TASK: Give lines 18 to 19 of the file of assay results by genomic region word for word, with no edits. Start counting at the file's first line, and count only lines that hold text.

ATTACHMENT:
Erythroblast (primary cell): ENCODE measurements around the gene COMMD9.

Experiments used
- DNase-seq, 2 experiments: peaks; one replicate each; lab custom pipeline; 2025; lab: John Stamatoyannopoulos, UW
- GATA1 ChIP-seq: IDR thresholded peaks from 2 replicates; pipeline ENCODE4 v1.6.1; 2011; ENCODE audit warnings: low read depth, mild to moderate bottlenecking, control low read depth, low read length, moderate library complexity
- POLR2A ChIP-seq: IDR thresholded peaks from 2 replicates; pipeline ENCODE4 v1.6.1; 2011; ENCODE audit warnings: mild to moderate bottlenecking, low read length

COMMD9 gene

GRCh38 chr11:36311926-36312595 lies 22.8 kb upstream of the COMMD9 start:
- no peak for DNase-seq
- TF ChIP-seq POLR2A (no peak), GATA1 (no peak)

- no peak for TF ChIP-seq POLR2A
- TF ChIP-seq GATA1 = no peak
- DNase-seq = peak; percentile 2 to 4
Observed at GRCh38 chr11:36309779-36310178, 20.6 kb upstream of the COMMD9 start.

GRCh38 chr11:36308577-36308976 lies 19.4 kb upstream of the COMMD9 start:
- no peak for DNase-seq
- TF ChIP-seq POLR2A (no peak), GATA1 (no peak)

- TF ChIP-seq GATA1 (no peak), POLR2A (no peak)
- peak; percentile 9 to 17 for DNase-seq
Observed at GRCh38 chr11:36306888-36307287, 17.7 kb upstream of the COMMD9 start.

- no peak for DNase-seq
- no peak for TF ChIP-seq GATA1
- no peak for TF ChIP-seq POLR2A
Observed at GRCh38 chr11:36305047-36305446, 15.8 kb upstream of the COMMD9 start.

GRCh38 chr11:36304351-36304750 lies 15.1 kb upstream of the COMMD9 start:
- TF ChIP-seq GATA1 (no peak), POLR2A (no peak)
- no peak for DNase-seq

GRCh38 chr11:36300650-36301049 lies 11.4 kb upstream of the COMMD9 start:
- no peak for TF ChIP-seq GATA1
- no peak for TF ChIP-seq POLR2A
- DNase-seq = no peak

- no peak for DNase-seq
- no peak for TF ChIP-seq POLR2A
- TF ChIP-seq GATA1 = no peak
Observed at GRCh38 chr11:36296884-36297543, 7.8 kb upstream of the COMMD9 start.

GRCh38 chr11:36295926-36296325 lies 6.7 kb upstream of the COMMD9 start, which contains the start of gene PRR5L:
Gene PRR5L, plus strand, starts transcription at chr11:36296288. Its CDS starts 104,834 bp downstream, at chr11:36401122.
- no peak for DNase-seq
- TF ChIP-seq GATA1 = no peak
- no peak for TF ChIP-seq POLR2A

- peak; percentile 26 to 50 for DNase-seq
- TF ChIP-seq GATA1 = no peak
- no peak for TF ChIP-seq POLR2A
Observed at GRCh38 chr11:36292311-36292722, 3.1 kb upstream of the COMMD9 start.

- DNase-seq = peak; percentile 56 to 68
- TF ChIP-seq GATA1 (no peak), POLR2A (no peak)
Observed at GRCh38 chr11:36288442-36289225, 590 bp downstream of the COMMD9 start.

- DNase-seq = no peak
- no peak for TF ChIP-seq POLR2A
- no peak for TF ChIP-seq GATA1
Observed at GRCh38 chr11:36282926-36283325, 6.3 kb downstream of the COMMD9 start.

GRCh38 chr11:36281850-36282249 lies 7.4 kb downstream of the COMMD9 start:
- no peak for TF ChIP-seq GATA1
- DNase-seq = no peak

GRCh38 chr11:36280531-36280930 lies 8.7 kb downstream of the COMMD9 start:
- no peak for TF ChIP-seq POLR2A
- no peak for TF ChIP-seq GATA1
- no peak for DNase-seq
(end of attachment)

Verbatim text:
- peak; percentile 9 to 17 for DNase-seq
Observed at GRCh38 chr11:36306888-36307287, 17.7 kb upstream of the COMMD9 start.